In the last full season Billups wore a Detroit jersey, they averaged 22.3 assists per game, which was 10th best in the league. Last year, that number dropped to 20.6, putting the Pistons in the middle of the league.
This year, that number has fallen to 15.7, which puts Detroit next to last in the league.
The biggest culprit is the fact that Detroit still only has one true point guard on the roster.
Too often, the Pistons have gone about their business on offense without proper penetration. When a perimeter player breaks down the defense, it usually leads to easy points for interior players.
Considering the offensive limitations of those interior players (save for Villanueva), that penetration is desperately needed. But so far, starting point guard Rodney Stuckey has been unable to get to the rim consistently.
This has not been due to a lack of trying, but rather because opposing teams do not yet respect his jump shot, allowing their guards to play off of him. Until Stuckey shows an ability to consistently knock down a 15 to 20 foot jumper, he will continue to be played this way.
However, Detroit does have another starting guard that can knock down shots from that distance and further.
Ben Gordon so far has lived up to his reputation as a scorer, checking in with 22 points per game and shooting a respectable 45 percent from the field.
However, too often he is the first and last stop on offense, a trend that will need to change somewhat if Detroit is going to get better ball movement.
Gordon has shown himself to be a much better ball handler than advertised. If he can learn to get his teammates more involved, especially by driving to the hoop, he could single-handedly improve a lot of what ails the Pistons offense.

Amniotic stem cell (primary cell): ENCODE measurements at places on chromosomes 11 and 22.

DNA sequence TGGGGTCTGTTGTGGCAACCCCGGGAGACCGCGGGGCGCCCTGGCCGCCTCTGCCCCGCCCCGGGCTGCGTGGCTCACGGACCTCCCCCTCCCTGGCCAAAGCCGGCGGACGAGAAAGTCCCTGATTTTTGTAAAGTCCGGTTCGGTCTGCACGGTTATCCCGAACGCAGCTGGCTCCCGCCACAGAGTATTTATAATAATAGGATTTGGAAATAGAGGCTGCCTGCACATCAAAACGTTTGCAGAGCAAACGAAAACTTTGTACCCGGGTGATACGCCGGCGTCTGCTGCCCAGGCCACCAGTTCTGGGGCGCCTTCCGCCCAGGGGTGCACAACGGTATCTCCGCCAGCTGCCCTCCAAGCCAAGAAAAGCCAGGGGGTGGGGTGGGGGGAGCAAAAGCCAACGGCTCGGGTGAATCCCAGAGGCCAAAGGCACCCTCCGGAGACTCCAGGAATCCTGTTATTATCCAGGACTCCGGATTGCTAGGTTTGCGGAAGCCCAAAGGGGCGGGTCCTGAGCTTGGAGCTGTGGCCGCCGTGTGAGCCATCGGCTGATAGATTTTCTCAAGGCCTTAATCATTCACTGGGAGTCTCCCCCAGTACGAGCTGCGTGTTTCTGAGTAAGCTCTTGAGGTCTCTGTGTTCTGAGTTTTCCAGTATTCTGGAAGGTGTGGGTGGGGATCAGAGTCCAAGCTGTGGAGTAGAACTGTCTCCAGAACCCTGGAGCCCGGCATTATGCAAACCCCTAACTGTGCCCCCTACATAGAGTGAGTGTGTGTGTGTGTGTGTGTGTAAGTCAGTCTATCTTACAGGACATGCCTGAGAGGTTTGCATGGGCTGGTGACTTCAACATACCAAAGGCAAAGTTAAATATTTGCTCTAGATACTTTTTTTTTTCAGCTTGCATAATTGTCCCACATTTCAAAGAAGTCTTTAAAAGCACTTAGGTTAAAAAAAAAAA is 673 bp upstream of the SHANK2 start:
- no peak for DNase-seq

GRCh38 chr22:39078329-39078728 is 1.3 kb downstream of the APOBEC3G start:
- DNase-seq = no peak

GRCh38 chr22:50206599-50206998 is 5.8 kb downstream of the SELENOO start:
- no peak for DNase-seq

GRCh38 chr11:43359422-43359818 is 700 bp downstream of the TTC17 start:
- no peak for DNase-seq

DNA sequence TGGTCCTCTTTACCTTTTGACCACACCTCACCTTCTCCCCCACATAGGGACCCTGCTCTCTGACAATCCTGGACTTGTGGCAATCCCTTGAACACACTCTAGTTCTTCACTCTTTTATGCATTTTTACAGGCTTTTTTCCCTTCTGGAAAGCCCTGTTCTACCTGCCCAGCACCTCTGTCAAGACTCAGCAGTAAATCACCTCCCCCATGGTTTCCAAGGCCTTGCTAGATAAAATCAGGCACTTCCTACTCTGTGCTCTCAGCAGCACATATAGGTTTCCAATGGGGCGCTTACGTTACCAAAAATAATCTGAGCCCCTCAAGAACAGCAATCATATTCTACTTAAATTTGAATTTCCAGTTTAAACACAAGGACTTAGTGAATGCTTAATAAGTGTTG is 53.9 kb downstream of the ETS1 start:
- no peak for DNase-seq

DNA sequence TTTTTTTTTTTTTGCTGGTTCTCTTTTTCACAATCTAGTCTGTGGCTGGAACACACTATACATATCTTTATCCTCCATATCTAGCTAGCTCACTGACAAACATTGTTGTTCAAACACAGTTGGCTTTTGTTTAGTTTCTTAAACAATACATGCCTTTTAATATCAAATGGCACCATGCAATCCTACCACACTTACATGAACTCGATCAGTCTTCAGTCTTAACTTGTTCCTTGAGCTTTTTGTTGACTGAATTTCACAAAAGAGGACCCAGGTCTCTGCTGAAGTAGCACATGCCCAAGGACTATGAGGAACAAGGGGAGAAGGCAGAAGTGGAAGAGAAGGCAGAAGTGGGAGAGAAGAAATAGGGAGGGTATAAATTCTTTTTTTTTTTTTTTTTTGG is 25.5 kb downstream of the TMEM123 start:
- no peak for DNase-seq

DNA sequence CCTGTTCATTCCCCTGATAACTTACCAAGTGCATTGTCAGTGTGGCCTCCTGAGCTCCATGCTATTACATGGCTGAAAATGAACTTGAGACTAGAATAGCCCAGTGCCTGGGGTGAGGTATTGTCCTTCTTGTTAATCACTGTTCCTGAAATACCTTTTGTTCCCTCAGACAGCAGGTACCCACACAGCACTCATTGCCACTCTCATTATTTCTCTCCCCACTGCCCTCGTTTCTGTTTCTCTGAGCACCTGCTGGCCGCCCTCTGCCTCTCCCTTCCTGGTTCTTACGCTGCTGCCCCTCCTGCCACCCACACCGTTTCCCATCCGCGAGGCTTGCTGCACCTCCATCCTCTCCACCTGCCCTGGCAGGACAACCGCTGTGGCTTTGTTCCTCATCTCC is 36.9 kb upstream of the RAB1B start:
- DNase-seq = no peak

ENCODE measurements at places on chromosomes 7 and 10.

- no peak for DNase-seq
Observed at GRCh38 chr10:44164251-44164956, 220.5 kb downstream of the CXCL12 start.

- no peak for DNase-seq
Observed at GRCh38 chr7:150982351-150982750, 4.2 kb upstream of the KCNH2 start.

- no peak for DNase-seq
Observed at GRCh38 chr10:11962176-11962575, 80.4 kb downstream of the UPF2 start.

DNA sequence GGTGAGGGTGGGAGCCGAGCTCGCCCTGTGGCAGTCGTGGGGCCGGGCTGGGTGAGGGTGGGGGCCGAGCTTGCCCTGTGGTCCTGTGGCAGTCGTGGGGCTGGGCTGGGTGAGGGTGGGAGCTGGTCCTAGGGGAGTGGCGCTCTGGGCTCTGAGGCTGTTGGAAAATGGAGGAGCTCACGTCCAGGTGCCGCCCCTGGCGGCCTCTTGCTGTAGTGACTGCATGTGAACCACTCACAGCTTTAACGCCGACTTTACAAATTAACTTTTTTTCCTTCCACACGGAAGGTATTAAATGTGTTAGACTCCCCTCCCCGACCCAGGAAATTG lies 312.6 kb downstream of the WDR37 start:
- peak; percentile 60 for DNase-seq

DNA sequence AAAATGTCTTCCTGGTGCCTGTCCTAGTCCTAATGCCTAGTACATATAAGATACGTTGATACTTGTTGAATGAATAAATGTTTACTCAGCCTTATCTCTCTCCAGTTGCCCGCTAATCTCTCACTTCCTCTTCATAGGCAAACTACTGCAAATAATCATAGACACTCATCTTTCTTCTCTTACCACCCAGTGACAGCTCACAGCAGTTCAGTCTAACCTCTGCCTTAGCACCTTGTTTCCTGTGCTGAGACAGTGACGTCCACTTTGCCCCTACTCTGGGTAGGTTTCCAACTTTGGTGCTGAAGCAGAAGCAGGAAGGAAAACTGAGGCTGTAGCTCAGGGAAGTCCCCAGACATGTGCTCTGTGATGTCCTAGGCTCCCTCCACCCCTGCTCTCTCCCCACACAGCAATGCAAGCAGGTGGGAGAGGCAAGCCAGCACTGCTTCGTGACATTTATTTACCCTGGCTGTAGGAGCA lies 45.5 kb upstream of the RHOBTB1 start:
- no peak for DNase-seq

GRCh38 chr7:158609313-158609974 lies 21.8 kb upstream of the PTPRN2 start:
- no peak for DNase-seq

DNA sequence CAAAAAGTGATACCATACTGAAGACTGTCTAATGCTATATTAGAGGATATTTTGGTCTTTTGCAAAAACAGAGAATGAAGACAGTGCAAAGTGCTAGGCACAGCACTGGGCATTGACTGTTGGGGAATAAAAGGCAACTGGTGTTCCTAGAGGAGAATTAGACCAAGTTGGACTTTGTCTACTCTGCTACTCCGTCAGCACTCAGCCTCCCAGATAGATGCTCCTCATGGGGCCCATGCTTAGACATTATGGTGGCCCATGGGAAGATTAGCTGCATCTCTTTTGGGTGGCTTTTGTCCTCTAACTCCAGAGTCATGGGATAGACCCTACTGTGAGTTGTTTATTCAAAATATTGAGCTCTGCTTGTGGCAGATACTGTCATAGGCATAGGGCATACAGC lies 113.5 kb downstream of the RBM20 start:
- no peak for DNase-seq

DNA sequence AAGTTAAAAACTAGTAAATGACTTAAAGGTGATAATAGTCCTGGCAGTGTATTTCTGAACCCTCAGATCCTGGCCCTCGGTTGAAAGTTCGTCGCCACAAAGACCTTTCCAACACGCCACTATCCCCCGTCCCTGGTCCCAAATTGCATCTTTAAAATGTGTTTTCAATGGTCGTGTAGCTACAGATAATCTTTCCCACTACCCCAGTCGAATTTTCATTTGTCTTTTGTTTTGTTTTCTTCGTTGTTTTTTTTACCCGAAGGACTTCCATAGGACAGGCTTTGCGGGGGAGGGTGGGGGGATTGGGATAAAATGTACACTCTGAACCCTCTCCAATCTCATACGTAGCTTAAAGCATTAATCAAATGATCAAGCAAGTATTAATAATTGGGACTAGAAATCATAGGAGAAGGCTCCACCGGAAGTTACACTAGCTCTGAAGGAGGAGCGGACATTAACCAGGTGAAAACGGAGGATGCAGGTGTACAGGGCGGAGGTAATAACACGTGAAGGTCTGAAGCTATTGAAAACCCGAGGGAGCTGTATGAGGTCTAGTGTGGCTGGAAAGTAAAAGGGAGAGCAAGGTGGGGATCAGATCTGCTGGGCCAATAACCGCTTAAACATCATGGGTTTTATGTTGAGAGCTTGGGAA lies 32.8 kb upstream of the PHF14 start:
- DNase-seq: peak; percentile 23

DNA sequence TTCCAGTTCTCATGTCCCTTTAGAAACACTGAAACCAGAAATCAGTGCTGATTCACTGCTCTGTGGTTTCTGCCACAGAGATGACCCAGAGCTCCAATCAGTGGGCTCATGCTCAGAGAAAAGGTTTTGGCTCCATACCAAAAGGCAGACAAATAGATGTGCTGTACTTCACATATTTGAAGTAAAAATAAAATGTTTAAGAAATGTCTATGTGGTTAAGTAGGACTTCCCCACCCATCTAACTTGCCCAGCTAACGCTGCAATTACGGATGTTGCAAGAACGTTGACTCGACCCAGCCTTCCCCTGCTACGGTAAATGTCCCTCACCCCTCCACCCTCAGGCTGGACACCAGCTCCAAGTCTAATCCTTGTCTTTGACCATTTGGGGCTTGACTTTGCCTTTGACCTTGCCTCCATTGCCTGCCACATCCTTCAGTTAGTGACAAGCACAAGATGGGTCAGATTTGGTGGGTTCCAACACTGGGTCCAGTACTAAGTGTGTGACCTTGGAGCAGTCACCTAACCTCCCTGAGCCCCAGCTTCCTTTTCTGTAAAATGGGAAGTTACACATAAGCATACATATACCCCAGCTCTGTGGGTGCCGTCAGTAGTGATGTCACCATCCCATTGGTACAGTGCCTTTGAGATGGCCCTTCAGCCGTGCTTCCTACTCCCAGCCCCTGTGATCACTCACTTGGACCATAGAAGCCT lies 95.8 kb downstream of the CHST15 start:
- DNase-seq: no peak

Help On The Way?
Speaking of ailments, when will Richard Hamilton and Tayshaun Prince return?
The Pistons have been without their two mainstays from their championship season in 2004 for most of the season.
All indications are that Hamilton is still several days away from returning. However, Prince may be gearing up for a return any day now, as evidenced by the fact that he traveled with the team for their four game road trip.
These two have been sorely missed by their mates, and have contributed mightily to the team's struggles.
Hamilton provides not only another scoring option, but he also tends to get his teammates involved by driving to the hoop, something that Gordon would be well-advised to mimic.
Prince will also help in this department as his ball handling ability, post play and unselfish nature will immediately this team.
Prince's return in particular will allow the Pistons to return forward Jonas Jerebko to the bench and back to a role better suited to him at this point in his career: energy player.
The Pistons have been forced to lean unfairly hard on Jerebko during Prince's absence. The Swedish import has done an admirable job, but he is just too limited offensively to help a unit that is in desperate need of firepower.